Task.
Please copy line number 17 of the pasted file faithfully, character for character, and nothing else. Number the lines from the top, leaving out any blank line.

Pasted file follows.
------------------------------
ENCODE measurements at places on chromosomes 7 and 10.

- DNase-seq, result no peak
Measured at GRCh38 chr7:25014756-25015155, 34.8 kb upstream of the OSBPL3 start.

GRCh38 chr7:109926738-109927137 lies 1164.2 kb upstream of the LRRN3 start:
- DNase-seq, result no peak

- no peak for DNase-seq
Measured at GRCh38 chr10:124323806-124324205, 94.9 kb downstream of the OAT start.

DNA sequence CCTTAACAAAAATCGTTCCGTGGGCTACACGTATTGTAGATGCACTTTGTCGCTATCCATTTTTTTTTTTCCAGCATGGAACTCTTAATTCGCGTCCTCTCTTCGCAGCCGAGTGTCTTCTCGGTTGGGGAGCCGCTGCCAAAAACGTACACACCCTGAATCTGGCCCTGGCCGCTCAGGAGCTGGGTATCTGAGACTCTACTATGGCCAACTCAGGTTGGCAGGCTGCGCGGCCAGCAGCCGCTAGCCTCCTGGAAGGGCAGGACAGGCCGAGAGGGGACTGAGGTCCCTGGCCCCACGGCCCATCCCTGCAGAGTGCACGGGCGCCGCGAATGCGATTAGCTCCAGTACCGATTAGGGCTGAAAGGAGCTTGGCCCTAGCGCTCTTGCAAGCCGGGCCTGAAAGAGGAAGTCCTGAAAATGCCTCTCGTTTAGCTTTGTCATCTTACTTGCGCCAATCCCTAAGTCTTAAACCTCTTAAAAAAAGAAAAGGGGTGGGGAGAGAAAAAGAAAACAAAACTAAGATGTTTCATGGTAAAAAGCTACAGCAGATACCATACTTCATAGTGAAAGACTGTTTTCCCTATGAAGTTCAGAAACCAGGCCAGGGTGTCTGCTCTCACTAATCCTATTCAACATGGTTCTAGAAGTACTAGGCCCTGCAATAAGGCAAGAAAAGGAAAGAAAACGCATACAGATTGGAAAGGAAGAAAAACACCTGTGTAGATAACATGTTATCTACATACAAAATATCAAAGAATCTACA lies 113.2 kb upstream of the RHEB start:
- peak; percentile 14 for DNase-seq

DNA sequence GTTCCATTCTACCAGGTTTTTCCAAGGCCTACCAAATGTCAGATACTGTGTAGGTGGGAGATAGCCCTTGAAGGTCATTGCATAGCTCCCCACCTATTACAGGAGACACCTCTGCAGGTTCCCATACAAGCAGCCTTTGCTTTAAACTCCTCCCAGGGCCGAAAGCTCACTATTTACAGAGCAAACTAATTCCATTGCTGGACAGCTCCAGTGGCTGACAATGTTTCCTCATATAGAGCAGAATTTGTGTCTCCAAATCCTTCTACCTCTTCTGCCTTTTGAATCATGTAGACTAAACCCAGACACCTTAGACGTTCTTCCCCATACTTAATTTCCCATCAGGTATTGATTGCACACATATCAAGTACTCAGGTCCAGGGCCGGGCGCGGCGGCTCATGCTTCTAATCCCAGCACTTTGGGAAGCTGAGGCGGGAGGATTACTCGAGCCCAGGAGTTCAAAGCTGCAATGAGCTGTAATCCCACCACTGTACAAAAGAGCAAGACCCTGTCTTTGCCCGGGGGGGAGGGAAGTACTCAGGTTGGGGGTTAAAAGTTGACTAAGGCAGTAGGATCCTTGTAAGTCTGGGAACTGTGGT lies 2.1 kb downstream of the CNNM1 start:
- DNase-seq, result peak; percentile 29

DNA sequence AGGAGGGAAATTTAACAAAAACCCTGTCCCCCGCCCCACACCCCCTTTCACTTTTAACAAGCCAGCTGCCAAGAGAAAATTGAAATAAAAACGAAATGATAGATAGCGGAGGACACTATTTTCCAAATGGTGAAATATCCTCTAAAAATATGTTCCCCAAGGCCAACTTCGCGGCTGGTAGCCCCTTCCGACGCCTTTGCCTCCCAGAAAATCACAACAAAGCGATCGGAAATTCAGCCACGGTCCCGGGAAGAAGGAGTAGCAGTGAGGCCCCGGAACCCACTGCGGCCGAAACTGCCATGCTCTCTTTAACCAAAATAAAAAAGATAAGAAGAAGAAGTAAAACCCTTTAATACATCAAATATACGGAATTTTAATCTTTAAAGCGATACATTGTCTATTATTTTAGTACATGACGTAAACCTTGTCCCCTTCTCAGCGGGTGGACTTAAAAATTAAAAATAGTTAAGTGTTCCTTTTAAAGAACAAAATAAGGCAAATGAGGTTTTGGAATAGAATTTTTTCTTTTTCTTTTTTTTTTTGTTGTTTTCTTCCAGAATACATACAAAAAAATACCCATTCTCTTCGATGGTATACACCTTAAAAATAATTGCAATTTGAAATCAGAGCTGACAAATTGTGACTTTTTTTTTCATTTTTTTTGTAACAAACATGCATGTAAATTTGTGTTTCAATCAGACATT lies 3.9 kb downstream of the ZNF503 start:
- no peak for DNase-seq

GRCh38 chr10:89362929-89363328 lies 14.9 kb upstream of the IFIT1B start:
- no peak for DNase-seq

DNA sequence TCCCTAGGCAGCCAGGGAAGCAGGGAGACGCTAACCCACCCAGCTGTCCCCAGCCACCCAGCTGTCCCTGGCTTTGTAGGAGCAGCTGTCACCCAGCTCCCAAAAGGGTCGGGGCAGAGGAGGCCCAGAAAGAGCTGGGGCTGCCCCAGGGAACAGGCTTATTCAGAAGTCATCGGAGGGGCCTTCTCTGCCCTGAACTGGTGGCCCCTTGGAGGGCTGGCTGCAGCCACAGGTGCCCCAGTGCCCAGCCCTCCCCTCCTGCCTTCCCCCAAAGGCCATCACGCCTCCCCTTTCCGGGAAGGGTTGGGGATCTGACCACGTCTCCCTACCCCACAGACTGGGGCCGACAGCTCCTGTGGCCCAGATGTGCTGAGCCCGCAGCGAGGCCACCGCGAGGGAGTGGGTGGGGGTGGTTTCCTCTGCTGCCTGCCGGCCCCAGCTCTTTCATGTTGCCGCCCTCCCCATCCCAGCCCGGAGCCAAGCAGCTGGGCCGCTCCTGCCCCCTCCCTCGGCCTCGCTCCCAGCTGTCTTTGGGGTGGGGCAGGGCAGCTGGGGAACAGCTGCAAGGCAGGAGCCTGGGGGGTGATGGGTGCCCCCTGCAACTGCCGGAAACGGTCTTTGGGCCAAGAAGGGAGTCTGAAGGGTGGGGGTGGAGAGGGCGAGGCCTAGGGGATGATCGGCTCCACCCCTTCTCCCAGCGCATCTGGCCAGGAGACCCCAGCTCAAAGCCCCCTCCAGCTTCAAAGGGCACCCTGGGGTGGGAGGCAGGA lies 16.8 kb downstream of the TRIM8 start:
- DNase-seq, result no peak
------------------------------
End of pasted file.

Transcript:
- DNase-seq, result no peak